THE HEDGEYE EDGE
Our extensive work on the extended stay yielded very bullish conclusions for the near and long term with Extended Stay America (STAY) uniquely positioned. The company still holds significant operating leverage (owns majority of hotels), making its near-term earnings positively leveraged to the accelerating RevPAR environment. Moreover, refranchising will contribute to significant free cash flow generation and more of an asset light growth model - a key driver of long term multiple expansion. Near term earnings upside, significant dividend growth, and long term multiple expansion make STAY one the most attractive investments in lodging, in our opinion.
Last year, much of the US macro economy was accelerating, but hotel RevPAR had yet to inflect. We’d owe this discrepancy to 1) the typical lagged impact the lodging industry typical commands, 2) political turbulence surrounding tax reform, trade deals, etc., and 3) supply growth that was still accelerating.
With much of this in the rear view, 1H 2018 has shown promise on the RevPAR front, and 2H 2018 should also deliver positive results. We remain bullish on the RevPAR cycle, but selective with our stock picks. STAY is among our go to stock picks, and we still see significant relative and absolute upside potential in its share price.
INTERMEDIATE TERM (TREND)
Ahead of 1Q 2018 earnings season, the REITs were trading at valuation levels that implied RevPAR deceleration, and even after the ~20% run, are not yet fully reflecting the top line opportunity.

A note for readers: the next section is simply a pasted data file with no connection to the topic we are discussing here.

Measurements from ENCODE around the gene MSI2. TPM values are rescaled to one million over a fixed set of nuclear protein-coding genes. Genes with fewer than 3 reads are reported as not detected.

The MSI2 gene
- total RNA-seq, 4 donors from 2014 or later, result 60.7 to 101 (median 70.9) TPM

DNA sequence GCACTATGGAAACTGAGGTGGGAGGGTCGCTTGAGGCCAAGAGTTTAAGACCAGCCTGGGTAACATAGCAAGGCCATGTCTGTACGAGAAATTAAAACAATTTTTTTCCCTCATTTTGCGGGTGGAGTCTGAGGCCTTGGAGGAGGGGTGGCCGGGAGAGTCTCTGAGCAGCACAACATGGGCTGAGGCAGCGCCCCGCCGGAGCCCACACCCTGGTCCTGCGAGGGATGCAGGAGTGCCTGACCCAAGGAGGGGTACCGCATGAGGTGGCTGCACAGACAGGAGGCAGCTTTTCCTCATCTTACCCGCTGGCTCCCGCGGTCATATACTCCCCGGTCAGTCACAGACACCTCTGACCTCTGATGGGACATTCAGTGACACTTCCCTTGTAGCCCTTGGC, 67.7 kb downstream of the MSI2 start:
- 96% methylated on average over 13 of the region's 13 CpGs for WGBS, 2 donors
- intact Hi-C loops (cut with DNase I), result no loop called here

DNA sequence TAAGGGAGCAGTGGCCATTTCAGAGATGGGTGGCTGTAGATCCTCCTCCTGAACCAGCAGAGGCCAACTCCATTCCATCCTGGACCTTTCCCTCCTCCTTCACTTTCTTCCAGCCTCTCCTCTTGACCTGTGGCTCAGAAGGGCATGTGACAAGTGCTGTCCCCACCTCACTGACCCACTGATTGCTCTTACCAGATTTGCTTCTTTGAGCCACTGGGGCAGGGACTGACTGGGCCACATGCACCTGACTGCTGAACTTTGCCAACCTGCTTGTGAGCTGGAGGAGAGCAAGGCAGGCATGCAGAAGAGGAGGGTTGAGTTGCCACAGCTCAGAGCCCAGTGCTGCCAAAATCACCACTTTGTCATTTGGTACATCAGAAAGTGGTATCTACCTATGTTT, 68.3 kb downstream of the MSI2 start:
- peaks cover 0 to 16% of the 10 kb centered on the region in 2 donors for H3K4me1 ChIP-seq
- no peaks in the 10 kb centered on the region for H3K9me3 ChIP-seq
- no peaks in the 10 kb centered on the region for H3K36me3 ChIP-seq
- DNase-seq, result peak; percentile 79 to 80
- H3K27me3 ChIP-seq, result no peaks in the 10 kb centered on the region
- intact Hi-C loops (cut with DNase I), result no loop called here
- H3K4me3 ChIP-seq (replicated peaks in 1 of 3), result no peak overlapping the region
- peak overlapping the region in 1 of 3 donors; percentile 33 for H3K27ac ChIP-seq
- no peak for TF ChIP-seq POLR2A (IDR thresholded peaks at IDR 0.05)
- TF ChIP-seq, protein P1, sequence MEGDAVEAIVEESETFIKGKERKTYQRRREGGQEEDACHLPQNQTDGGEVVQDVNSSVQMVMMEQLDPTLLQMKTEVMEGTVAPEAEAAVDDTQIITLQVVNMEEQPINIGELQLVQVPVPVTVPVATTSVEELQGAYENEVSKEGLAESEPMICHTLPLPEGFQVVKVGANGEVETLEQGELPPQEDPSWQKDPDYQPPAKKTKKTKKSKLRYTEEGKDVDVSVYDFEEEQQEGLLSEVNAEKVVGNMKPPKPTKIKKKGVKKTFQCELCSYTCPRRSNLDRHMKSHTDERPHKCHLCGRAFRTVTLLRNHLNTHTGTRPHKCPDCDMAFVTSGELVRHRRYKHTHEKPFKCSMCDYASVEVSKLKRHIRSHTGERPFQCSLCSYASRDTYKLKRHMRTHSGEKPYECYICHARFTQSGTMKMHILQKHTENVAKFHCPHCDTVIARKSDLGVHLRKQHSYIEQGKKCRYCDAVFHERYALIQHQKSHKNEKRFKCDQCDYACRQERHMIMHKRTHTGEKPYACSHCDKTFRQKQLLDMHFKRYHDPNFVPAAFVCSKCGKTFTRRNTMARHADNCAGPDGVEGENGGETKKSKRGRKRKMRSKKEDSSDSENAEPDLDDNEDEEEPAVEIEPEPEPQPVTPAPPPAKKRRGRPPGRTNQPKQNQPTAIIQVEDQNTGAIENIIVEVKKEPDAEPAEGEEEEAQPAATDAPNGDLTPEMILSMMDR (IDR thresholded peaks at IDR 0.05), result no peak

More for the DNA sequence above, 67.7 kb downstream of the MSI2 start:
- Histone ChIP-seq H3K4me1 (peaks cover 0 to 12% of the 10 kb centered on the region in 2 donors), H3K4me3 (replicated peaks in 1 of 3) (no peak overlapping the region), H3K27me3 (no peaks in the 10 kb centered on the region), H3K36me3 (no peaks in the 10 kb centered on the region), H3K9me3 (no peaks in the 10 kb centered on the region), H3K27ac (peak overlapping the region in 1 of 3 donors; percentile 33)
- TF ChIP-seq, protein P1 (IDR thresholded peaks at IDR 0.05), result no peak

Recently, we published our latest quarterly Macro RevPAR model output, which implies that the recent 4% RevPAR growth run rate could be sustained through the back half of the year – with room for upside.
M&A activity is also picking up in the REIT space. Wage and other cost pressures could crimp margins a little bit in the coming quarters, but faster top line growth and improving customer and ADR mix trends (business travel revival) will offer more upside to companies higher operating leverage. As such, we still favor hotel ownership as a lodging style factor into 2H 2018.
Even if GDP slows a bit, comps and moderate supply growth should equal higher RevPAR.
The fastest growing segment should warrant a little more attention, right? Extended Stay operates in a niche industry that’s somewhat under the radar, given the smaller base of rooms, but the demand growth trend is very impressive. Steady demand growth, decelerating supply, and easy RevPAR comps should create tailwinds for outsized RevPAR growth in the out quarters.
- STAY is in a small but growing sector within lodging. The segment was less than 2.5% of total lodging supply in the U.S. before 2014 but is now approaching 3.5%.
- Extended Stay represents close to 13% of the lower-end chain scale segment (midscale and economy scale).
- Demand growth is tracking up 3x the total U.S. industry – matched by above average supply growth, but concentrated at the high end (not STAY).
- ADR and RevPAR is growing at 5% and 6% CAGRs, respectively – 2 times the broader industry.
- All major hotel brand companies (C-Corps) are now involved in the Extended Stay segment, but at varying price points. HLT and MAR command the high end (big supply growth), and STAY, IHG, and CHH control the lower end.
- Lean staff contributes to hotel industry leading margins for the Extended Stay hotel owners (~45% vs. 38% for the industry), despite the high occupancy.
Furthermore, over time, STAY just needs to keep pace with the industry’s dollar ADR growth. Given the low base, the incremental benefit to STAY is far greater than it would be to most other brands.
Additionally given the high flow through to the bottom line, the benefit to EBITDA is quite robust (as shown on the right). given STAY’s high ownership %, if they are successful in the first round of refranchising efforts, they could accelerate another round of refranchising sales that would bring them towards considerably less asset exposure. In addition, various other drivers could them to a high growth profile in the coming years.